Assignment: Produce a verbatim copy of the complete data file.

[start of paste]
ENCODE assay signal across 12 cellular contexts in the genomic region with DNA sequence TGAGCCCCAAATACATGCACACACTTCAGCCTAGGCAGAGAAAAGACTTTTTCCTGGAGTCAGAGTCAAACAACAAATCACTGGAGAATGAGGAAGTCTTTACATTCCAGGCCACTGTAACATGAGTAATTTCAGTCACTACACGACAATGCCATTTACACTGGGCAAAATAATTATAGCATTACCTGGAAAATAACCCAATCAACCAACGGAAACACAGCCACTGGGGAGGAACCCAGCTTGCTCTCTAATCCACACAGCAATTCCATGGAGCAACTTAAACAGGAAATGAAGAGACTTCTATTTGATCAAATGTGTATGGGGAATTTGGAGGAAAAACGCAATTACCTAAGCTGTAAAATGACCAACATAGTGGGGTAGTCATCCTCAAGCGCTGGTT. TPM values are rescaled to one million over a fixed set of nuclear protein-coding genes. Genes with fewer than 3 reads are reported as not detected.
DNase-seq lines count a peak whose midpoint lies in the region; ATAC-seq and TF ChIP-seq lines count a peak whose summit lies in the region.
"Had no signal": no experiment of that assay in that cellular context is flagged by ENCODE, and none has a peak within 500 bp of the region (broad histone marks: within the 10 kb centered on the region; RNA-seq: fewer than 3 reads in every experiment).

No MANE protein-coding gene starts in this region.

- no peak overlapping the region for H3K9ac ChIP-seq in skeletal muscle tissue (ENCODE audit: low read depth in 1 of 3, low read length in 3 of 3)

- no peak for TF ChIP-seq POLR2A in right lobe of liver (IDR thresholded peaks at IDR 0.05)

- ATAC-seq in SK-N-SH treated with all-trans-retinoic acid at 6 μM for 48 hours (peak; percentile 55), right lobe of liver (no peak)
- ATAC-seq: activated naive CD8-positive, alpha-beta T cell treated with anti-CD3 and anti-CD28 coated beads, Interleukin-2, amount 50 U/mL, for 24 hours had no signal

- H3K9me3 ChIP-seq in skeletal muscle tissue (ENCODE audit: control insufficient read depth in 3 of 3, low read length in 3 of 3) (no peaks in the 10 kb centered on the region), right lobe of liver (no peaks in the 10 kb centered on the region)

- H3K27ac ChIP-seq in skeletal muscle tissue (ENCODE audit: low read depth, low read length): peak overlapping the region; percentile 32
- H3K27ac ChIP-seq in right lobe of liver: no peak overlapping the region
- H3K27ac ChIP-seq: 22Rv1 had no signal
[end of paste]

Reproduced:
ENCODE assay signal across 12 cellular contexts in the genomic region with DNA sequence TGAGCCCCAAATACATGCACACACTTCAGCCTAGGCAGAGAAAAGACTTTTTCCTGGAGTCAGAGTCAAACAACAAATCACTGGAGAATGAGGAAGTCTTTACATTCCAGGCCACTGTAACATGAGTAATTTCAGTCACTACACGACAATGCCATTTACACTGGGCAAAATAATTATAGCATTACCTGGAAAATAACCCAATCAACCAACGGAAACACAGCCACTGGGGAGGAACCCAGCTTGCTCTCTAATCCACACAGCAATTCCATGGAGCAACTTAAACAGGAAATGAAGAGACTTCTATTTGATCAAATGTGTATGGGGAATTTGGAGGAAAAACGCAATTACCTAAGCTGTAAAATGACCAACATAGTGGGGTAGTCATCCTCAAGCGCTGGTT. TPM values are rescaled to one million over a fixed set of nuclear protein-coding genes. Genes with fewer than 3 reads are reported as not detected.
DNase-seq lines count a peak whose midpoint lies in the region; ATAC-seq and TF ChIP-seq lines count a peak whose summit lies in the region.
"Had no signal": no experiment of that assay in that cellular context is flagged by ENCODE, and none has a peak within 500 bp of the region (broad histone marks: within the 10 kb centered on the region; RNA-seq: fewer than 3 reads in every experiment).

No MANE protein-coding gene starts in this region.

- no peak overlapping the region for H3K9ac ChIP-seq in skeletal muscle tissue (ENCODE audit: low read depth in 1 of 3, low read length in 3 of 3)

- no peak for TF ChIP-seq POLR2A in right lobe of liver (IDR thresholded peaks at IDR 0.05)

- ATAC-seq in SK-N-SH treated with all-trans-retinoic acid at 6 μM for 48 hours (peak; percentile 55), right lobe of liver (no peak)
- ATAC-seq: activated naive CD8-positive, alpha-beta T cell treated with anti-CD3 and anti-CD28 coated beads, Interleukin-2, amount 50 U/mL, for 24 hours had no signal

- H3K9me3 ChIP-seq in skeletal muscle tissue (ENCODE audit: control insufficient read depth in 3 of 3, low read length in 3 of 3) (no peaks in the 10 kb centered on the region), right lobe of liver (no peaks in the 10 kb centered on the region)

- H3K27ac ChIP-seq in skeletal muscle tissue (ENCODE audit: low read depth, low read length): peak overlapping the region; percentile 32
- H3K27ac ChIP-seq in right lobe of liver: no peak overlapping the region
- H3K27ac ChIP-seq: 22Rv1 had no signal